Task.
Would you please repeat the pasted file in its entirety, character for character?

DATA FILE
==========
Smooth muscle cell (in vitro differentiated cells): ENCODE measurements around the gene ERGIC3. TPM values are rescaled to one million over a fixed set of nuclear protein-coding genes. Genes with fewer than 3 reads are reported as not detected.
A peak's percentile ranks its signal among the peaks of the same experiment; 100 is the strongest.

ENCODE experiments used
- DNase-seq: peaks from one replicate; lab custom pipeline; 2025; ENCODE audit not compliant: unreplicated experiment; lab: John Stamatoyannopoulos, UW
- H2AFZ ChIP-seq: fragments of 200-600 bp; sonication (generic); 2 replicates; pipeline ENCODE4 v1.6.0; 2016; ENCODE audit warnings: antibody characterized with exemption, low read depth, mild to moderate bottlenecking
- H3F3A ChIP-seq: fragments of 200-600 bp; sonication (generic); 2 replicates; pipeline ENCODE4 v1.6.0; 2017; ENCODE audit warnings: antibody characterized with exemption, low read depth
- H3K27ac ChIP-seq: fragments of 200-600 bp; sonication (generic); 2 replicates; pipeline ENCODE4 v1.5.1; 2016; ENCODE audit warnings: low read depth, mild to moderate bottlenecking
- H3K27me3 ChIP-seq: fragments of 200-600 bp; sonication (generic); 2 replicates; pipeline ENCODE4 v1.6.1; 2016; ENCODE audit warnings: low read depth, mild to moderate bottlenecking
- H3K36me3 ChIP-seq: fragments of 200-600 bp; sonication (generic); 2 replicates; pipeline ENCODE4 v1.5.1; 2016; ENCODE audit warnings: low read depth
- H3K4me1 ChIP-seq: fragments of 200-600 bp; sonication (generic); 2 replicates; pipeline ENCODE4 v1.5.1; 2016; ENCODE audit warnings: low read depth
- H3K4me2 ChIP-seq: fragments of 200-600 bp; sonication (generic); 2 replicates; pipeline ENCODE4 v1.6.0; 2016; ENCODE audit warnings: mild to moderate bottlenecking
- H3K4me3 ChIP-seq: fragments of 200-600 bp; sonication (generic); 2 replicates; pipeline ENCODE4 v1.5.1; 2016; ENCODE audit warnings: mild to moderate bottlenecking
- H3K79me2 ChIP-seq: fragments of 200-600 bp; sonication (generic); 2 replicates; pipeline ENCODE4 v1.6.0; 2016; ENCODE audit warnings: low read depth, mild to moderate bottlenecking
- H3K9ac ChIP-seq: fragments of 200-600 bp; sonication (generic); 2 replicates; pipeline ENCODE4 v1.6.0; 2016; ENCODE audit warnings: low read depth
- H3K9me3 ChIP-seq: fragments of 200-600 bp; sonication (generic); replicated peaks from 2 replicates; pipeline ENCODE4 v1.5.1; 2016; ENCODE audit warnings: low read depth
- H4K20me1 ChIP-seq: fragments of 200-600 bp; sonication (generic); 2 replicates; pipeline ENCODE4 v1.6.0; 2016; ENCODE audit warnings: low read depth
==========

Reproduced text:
Smooth muscle cell (in vitro differentiated cells): ENCODE measurements around the gene ERGIC3. TPM values are rescaled to one million over a fixed set of nuclear protein-coding genes. Genes with fewer than 3 reads are reported as not detected.
A peak's percentile ranks its signal among the peaks of the same experiment; 100 is the strongest.

ENCODE experiments used
- DNase-seq: peaks from one replicate; lab custom pipeline; 2025; ENCODE audit not compliant: unreplicated experiment; lab: John Stamatoyannopoulos, UW
- H2AFZ ChIP-seq: fragments of 200-600 bp; sonication (generic); 2 replicates; pipeline ENCODE4 v1.6.0; 2016; ENCODE audit warnings: antibody characterized with exemption, low read depth, mild to moderate bottlenecking
- H3F3A ChIP-seq: fragments of 200-600 bp; sonication (generic); 2 replicates; pipeline ENCODE4 v1.6.0; 2017; ENCODE audit warnings: antibody characterized with exemption, low read depth
- H3K27ac ChIP-seq: fragments of 200-600 bp; sonication (generic); 2 replicates; pipeline ENCODE4 v1.5.1; 2016; ENCODE audit warnings: low read depth, mild to moderate bottlenecking
- H3K27me3 ChIP-seq: fragments of 200-600 bp; sonication (generic); 2 replicates; pipeline ENCODE4 v1.6.1; 2016; ENCODE audit warnings: low read depth, mild to moderate bottlenecking
- H3K36me3 ChIP-seq: fragments of 200-600 bp; sonication (generic); 2 replicates; pipeline ENCODE4 v1.5.1; 2016; ENCODE audit warnings: low read depth
- H3K4me1 ChIP-seq: fragments of 200-600 bp; sonication (generic); 2 replicates; pipeline ENCODE4 v1.5.1; 2016; ENCODE audit warnings: low read depth
- H3K4me2 ChIP-seq: fragments of 200-600 bp; sonication (generic); 2 replicates; pipeline ENCODE4 v1.6.0; 2016; ENCODE audit warnings: mild to moderate bottlenecking
- H3K4me3 ChIP-seq: fragments of 200-600 bp; sonication (generic); 2 replicates; pipeline ENCODE4 v1.5.1; 2016; ENCODE audit warnings: mild to moderate bottlenecking
- H3K79me2 ChIP-seq: fragments of 200-600 bp; sonication (generic); 2 replicates; pipeline ENCODE4 v1.6.0; 2016; ENCODE audit warnings: low read depth, mild to moderate bottlenecking
- H3K9ac ChIP-seq: fragments of 200-600 bp; sonication (generic); 2 replicates; pipeline ENCODE4 v1.6.0; 2016; ENCODE audit warnings: low read depth
- H3K9me3 ChIP-seq: fragments of 200-600 bp; sonication (generic); replicated peaks from 2 replicates; pipeline ENCODE4 v1.5.1; 2016; ENCODE audit warnings: low read depth
- H4K20me1 ChIP-seq: fragments of 200-600 bp; sonication (generic); 2 replicates; pipeline ENCODE4 v1.6.0; 2016; ENCODE audit warnings: low read depth